The church across the water

St Stephen's Church, Copley, West Yorkshire

St Stephen’s Church, Copley, West Yorkshire

I find it hard to imagine the sheer power of churches in nineteenth-century England.

There’s a specific reason why the magnificent parish church of St Stephen, Copley, West Yorkshire, was built on the opposite side of the River Calder from Colonel Edward Akroyd’s model village beside the mill.

The vicar of All Saints’, Dudwell, objected having a new church so near his own, so the site was moved from the main road to the woods beyond the village.

The £4,000 cost of the building was raised by public subscription, and Colonel Akroyd spent a further £5,000 of his own money on the furnishings, stained glass, and building the chancel and sacristy.

Consecrated in 1865, it’s a complete essay in Victorian church design by the Huddersfield architect William Henry Crossland (1835-1908) – rich in stained-glass, some of it by Hardman & Co, carving, mosaic and painted decoration.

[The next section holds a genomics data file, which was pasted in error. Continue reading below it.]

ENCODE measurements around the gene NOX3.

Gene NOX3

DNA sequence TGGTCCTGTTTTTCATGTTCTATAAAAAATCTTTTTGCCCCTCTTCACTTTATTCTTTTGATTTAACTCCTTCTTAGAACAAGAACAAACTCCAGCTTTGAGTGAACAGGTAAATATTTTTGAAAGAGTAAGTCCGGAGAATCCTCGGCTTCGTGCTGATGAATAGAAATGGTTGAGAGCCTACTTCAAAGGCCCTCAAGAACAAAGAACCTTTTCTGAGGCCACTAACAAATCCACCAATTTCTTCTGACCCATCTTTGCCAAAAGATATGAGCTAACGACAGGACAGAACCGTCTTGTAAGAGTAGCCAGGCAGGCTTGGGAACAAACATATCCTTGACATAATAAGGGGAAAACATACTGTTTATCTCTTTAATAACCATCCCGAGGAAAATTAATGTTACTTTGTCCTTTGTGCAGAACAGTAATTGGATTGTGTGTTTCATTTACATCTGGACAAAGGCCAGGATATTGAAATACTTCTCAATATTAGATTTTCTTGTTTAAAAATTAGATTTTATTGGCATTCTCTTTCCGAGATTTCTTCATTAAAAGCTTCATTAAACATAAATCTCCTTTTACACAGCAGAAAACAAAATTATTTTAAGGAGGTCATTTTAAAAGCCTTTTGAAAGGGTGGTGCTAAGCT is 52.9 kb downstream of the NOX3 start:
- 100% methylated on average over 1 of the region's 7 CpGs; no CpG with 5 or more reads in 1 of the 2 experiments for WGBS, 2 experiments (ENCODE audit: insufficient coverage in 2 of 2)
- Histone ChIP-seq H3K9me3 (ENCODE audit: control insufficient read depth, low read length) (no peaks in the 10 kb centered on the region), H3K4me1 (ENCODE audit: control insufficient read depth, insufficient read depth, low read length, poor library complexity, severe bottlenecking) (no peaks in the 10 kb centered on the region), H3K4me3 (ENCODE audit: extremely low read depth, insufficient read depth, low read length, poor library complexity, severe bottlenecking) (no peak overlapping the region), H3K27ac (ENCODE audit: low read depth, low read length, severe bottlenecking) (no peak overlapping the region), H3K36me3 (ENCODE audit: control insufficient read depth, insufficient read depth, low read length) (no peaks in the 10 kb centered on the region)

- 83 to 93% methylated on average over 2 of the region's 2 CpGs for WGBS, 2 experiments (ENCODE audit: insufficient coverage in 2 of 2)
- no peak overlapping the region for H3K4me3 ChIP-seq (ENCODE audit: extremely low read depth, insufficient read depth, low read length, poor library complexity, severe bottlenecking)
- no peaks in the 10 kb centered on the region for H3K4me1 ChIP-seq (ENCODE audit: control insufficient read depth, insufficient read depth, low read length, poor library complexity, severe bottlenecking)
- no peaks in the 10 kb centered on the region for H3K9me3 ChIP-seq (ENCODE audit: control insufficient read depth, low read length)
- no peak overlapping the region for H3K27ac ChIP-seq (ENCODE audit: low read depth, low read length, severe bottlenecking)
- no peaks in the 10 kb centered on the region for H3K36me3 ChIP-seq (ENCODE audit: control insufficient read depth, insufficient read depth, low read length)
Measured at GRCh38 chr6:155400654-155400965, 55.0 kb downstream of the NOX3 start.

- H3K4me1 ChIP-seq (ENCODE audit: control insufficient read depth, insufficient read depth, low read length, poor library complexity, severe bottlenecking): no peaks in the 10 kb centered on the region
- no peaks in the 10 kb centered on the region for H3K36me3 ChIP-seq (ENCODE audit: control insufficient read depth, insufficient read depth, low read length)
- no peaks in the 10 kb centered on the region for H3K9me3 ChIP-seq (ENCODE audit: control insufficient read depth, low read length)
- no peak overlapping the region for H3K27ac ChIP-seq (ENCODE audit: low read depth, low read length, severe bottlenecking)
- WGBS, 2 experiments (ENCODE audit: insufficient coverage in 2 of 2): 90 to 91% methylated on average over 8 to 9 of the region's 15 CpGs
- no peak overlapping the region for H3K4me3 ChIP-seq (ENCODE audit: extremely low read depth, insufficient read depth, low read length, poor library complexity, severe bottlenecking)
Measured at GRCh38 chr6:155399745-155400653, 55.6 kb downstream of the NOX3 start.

Furthermore, according to Malcolm Bull’s informative Calderdale Companion website, Colonel Akroyd contributed to the vicar’s stipend.

In 1872 Colonel Akroyd took against the practices of the vicar he’d appointed, Rev J B Sidgwick, and stopped paying his voluntary contribution.  A group of parishioners promptly made up the deficiency, while others decamped to the local Methodist church.

St Stephen’s, which is big enough to seat a third of the village, is now redundant, and is maintained by the Churches Conservation Trust:

Graham White has an admirable series of photographs of the interior at

For details of Mike Higginbottom’s lecture Survivals & Revivals:  past views of English architecture, please click here.

The 80-page, A4 handbook for the 2012 Yorkshire Mills & Mill Towns tour, with text, photographs and a reading list, is available for purchase, price £10.00 including postage and packing.  To view sample pages click here.  Please send a cheque, payable to Mike Higginbottom, to 63 Vivian Road, Sheffield, S5 6WJ.

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